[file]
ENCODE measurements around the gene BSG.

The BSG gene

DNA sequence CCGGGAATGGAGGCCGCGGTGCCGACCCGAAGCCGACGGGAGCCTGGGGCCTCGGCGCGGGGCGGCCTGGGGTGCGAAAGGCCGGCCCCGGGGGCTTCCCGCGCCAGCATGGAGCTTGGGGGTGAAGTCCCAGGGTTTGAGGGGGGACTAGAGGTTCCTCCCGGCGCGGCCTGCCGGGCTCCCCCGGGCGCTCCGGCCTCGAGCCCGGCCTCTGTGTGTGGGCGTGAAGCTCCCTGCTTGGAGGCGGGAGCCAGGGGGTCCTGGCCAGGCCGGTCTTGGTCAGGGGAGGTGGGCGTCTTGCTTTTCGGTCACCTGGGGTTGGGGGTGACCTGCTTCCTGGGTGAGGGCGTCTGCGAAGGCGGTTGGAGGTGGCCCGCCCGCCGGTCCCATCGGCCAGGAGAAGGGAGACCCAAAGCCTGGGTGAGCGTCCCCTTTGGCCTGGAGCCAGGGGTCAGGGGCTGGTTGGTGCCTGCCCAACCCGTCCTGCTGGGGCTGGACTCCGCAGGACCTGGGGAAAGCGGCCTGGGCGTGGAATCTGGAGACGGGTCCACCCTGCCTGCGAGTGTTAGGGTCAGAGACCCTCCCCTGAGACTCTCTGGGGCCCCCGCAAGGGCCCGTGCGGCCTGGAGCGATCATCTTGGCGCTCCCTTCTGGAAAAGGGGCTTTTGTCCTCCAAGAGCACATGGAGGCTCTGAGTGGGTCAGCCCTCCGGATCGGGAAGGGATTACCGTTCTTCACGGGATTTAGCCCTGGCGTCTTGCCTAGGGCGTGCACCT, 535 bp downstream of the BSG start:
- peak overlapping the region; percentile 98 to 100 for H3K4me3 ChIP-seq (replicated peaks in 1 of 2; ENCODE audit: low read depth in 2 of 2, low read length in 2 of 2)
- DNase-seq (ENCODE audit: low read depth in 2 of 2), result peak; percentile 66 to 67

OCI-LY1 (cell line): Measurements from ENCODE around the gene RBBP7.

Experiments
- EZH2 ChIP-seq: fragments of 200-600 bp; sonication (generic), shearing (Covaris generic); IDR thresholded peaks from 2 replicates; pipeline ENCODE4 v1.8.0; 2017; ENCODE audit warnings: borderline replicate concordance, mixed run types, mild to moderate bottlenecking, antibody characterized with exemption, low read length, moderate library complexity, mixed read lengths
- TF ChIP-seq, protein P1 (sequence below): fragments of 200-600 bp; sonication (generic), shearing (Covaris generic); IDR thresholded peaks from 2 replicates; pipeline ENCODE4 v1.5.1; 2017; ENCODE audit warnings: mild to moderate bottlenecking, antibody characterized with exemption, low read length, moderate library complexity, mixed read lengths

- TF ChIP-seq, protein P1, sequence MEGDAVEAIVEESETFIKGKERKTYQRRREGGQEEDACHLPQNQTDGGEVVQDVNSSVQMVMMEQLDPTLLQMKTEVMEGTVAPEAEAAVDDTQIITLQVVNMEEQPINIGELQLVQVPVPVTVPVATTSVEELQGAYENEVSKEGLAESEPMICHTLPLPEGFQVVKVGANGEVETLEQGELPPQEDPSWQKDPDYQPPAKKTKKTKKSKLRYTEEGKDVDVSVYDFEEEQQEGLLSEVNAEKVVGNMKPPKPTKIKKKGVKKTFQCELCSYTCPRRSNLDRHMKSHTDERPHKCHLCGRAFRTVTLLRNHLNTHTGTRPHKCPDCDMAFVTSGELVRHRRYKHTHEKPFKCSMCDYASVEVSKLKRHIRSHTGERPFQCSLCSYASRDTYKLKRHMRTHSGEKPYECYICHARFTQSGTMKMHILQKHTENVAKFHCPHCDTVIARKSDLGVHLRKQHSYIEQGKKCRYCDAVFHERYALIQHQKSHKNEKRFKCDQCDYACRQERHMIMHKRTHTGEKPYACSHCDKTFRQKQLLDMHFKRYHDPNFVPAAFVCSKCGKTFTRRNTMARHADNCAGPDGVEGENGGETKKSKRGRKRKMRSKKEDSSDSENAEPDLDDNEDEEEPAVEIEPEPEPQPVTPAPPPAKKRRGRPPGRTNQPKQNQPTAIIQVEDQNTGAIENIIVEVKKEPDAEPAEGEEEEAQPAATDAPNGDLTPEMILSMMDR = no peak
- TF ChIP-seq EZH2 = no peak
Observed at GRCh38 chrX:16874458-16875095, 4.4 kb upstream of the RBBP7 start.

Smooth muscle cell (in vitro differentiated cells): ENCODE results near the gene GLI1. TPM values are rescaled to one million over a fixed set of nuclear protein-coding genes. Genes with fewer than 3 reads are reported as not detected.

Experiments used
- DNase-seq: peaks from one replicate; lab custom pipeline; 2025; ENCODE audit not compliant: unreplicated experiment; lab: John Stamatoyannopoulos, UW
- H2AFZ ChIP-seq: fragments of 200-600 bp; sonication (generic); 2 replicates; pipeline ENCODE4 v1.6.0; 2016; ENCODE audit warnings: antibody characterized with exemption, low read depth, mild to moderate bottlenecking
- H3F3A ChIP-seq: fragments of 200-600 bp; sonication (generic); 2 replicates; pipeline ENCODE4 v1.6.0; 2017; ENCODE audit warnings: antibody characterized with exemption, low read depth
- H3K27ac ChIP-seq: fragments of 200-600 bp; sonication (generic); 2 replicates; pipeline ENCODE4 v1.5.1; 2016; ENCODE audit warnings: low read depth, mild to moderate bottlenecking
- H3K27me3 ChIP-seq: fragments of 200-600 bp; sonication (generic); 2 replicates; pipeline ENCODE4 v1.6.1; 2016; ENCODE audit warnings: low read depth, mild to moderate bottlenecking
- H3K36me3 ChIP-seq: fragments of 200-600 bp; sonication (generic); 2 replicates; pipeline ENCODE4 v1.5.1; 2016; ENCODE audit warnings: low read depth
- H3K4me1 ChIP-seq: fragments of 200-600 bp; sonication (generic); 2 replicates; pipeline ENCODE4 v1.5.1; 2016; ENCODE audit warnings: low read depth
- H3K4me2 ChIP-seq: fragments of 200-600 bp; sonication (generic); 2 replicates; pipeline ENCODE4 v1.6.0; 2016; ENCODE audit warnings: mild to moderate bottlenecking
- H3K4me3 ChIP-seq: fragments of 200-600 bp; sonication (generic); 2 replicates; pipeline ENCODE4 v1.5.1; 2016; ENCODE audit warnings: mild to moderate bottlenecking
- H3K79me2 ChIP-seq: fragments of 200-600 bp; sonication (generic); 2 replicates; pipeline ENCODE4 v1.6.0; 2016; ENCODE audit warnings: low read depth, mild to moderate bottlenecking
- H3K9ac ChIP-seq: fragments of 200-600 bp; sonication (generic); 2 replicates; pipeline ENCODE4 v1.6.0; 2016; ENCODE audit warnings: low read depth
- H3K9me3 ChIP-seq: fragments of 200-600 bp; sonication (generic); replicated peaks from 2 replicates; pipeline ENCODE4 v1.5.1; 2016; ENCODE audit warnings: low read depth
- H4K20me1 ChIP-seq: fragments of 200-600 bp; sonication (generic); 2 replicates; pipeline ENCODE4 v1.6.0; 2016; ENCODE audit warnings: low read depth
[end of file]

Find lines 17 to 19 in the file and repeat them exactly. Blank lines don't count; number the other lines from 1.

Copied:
- H3F3A ChIP-seq: fragments of 200-600 bp; sonication (generic); 2 replicates; pipeline ENCODE4 v1.6.0; 2017; ENCODE audit warnings: antibody characterized with exemption, low read depth
- H3K27ac ChIP-seq: fragments of 200-600 bp; sonication (generic); 2 replicates; pipeline ENCODE4 v1.5.1; 2016; ENCODE audit warnings: low read depth, mild to moderate bottlenecking
- H3K27me3 ChIP-seq: fragments of 200-600 bp; sonication (generic); 2 replicates; pipeline ENCODE4 v1.6.1; 2016; ENCODE audit warnings: low read depth, mild to moderate bottlenecking